According to MEC Williams, an interim project to repair the facility has been approved through the municipal infrastructure grant. For the much-needed upgrades, the Municipality is finalising a feasibility study and is looking to the Cogta and water and sanitation departments to fund Phase 1 of the project.
Mayor Vara confirmed that the Makana Business Plan for the 2022/23 financial year included “plans to kick start refurbishments and upgrades, with the limited funding of R31 million, which will assist us in doing Phase 1. This will ensure that primary treatment is taking place whilst awaiting long-term solutions.”
She went on to say it was “rather disappointing” that councillor Cary Clark “used her political cap to cause panic and attack the Municipality rather than sharing with her constituency and the public what she and the Council she serves in are doing to resolve the problem”.
The 2020 ‘upgrade’
In 2020, Grocott’s Mail reported that the Belmont Valley Wastewater Treatment Works, built in 1969, was undergoing repair work in an R4.8m project. It entailed the erection of an electric fence around the entire plant to secure it and the installation of additional aerial lighting fixtures. The upgrades included repairs to:
- Four supernatant pumps;
- The emergency overflow pipe;
- Two collapsed biofilters;
- The distribution arms of the two biofilters;
- Leaking and breach of maturation ponds;
- Sludge drying beds;
- The chlorination system.
When Grocott’s visited the plant, the new electric fencing was in place, and workers at the plant were clearing blockages. They told us they did not have any personal protective equipment for cleaning the blockages, including boots and gloves.
Meanwhile, Clark said the DA would also write to the Green Scorpions to request immediate intervention.
“This is an environmental and economic catastrophe waiting to happen. The discharge of sewage into rivers could result in the water becoming so contaminated that it will no longer be fit for use as an irrigation source for farmers,” Clark said.
“The people of Makana are facing a dire health crisis due to the municipality’s inability to deal with raw sewage flowing into local rivers and streams.”
Discharging raw sewage into a natural water resource is also illegal in terms of the Constitution, the National Environmental Management Act No. 107 of 1998, and the National Water Act No. 36 of 1998.
Clark said sewage spillages into our rivers resulted from the inability to cope with the sheer volume of sewage flowing through the Belmont Valley plant.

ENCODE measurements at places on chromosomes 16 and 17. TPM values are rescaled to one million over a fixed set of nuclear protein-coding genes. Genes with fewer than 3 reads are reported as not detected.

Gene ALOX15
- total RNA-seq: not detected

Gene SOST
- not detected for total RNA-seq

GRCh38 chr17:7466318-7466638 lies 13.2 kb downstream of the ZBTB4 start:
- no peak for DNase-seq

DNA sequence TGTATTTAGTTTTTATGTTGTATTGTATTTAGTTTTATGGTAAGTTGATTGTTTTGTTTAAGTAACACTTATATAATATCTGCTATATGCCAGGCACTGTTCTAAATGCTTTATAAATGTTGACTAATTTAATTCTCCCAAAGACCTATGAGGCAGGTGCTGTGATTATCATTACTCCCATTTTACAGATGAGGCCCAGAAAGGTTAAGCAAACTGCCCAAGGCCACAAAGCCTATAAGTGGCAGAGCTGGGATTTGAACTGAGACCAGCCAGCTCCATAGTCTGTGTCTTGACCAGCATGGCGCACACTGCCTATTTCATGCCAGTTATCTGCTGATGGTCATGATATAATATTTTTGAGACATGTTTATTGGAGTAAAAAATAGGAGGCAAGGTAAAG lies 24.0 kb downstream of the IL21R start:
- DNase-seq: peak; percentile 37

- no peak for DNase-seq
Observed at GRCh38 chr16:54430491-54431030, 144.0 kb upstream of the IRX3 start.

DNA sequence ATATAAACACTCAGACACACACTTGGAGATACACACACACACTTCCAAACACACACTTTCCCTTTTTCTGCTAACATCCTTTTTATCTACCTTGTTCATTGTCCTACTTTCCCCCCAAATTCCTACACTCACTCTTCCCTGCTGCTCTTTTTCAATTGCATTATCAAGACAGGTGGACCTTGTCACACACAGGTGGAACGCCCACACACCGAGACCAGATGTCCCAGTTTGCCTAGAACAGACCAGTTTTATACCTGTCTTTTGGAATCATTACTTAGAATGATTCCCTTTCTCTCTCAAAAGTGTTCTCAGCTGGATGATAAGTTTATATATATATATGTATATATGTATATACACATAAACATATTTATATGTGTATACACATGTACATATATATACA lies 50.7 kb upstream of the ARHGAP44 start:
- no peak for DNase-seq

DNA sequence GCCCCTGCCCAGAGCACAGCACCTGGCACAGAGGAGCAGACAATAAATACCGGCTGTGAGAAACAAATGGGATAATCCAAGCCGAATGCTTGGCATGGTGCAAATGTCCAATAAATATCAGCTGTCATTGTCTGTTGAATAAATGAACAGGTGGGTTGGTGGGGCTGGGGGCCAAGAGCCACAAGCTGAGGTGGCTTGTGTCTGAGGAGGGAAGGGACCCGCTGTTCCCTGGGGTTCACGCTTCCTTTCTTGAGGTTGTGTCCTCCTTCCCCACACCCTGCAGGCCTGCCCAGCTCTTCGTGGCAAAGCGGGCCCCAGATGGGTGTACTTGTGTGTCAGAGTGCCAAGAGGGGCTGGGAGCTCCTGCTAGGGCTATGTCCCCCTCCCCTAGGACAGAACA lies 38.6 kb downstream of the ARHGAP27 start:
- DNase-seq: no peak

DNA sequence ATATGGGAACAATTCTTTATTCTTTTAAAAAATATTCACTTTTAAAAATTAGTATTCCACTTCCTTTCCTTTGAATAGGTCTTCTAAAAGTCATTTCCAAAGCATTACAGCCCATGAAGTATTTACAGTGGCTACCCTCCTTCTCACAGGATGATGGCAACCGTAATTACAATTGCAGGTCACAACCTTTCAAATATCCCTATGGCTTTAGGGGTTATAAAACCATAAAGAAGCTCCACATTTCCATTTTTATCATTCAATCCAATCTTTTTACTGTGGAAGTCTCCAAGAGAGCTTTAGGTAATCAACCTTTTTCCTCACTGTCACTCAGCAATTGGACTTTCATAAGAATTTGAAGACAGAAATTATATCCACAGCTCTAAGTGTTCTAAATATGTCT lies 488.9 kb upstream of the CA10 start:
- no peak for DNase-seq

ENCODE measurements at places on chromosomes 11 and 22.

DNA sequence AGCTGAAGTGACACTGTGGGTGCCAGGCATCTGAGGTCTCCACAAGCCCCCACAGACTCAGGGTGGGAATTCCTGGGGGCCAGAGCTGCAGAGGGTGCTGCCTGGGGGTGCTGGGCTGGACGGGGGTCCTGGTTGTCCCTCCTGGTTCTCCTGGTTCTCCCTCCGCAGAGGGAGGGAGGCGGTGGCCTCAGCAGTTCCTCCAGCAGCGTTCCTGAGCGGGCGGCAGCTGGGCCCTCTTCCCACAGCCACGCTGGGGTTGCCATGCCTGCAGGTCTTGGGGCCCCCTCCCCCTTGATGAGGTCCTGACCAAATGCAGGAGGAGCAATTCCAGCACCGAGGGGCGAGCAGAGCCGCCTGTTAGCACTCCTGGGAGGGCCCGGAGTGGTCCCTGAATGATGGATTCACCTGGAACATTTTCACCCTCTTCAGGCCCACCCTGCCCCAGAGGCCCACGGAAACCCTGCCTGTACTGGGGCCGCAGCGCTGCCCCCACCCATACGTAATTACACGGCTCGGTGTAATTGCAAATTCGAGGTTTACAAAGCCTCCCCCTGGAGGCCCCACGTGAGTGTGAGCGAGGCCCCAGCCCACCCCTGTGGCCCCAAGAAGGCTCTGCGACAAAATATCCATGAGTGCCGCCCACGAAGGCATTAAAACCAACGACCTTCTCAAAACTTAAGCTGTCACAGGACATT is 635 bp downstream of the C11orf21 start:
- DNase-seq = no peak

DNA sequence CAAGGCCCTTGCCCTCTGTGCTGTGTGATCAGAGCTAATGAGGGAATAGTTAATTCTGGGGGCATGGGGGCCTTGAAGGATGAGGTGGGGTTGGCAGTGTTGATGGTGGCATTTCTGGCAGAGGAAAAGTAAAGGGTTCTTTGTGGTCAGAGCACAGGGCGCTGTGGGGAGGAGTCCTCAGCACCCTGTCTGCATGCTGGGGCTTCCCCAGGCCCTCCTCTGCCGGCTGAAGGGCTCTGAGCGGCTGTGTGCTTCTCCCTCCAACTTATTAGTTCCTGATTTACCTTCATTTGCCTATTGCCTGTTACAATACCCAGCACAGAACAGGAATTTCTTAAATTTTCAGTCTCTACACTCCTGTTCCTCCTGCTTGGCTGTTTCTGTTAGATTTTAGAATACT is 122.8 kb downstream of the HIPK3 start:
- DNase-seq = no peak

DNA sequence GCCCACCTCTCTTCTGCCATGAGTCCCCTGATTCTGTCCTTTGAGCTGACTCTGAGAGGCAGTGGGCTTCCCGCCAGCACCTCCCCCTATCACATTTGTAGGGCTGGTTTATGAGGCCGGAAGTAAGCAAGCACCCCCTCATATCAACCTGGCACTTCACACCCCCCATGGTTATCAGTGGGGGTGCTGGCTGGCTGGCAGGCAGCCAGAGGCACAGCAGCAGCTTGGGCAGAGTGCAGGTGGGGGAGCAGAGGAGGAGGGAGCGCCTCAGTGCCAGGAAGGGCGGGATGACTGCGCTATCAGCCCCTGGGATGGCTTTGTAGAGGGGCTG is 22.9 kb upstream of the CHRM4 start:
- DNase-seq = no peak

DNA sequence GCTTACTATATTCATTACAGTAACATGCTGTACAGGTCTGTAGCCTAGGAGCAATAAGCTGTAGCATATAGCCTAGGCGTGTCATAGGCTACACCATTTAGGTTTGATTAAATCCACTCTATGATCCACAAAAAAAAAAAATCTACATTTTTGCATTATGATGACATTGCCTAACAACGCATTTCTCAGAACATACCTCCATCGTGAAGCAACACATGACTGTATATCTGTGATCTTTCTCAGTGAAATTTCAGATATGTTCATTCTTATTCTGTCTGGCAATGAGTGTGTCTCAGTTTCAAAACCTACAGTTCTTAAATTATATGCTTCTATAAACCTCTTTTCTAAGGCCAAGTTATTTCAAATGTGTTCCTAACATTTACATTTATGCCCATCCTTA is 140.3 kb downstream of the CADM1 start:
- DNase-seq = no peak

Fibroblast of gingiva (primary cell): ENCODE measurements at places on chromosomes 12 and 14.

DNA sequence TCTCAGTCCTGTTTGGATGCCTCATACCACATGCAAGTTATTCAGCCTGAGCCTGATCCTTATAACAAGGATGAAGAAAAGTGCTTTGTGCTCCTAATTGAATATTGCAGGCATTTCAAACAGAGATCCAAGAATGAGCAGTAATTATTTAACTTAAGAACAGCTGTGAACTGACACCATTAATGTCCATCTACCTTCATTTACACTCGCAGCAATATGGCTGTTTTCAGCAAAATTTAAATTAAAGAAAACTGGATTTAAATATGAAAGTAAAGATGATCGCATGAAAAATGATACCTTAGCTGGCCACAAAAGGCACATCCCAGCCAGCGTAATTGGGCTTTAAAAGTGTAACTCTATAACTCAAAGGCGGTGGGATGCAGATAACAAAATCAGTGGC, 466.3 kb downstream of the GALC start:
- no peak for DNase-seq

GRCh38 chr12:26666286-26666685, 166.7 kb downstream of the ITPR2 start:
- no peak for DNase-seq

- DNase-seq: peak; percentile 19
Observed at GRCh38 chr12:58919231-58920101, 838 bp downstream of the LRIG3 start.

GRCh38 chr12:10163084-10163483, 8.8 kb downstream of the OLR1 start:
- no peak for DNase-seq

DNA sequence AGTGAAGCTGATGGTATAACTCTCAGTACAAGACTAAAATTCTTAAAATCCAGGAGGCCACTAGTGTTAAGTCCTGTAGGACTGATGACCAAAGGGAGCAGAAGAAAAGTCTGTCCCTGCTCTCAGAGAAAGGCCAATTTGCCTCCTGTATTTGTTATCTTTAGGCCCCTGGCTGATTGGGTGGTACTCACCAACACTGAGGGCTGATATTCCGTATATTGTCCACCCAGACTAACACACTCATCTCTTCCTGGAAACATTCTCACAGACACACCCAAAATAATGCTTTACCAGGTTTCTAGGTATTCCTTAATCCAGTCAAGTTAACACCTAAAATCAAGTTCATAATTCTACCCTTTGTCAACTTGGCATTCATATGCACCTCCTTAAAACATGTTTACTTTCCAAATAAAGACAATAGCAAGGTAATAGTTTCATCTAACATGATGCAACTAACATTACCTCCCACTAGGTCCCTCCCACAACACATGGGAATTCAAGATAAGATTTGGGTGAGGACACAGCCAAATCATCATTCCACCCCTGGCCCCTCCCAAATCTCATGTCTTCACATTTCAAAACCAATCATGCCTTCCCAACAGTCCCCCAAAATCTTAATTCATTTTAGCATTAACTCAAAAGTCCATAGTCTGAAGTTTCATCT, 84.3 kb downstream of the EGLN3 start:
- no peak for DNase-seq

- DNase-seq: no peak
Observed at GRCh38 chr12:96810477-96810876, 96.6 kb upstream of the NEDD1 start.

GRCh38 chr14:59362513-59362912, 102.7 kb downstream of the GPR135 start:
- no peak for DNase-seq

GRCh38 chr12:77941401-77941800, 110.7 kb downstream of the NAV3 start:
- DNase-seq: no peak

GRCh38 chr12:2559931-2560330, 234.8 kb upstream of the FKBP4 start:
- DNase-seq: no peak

Makana Municipality scored an appalling 9% in the 2022 Green Drop report benchmark test – down from 62% in 2013 when the last report was released.
The Green Drop report is an incentive-based regulation spearheaded by the Department of Water and Sanitation that monitors wastewater networks and treatment systems.
A wastewater system that achieves over 90% is regarded as excellent, while a score under 31% is considered a dysfunctional system requiring appropriate interventions.
In May, Rhodes University Institute for Water Research PhD researcher Mary Chibwe told Grocott’s Mail that poor wastewater treatment in Makana was a public health risk.
“The poorly-treated wastewater is disposed of into the river, affecting animal and human health. Wastewater is discharged into the Blaaukrans River, a source of water for animals (cattle, goats) and irrigation for farms along the river banks,” Chibwe said.
This river, which flows through Belmont Valley, joins the Kowie river, which makes its way to Port Alfred with its millionaires’ marina at the mouth.
“The water is used to irrigate crops sold to the public for consumption. If poorly treated wastewater is discharged into the Blaaukrans, the pathogens in sewage end up in river water and consequently on irrigated crops.
“Animals which drink this polluted water may transfer these diseases to humans when humans consume meat and milk or get exposed to animals’ faecal matter (animal faecal matter is common on the streets of Makhanda).
“Bacteria such as Campylobacteria and Vibrio Cholera can be transmitted from polluted water to humans,” Chibwe said.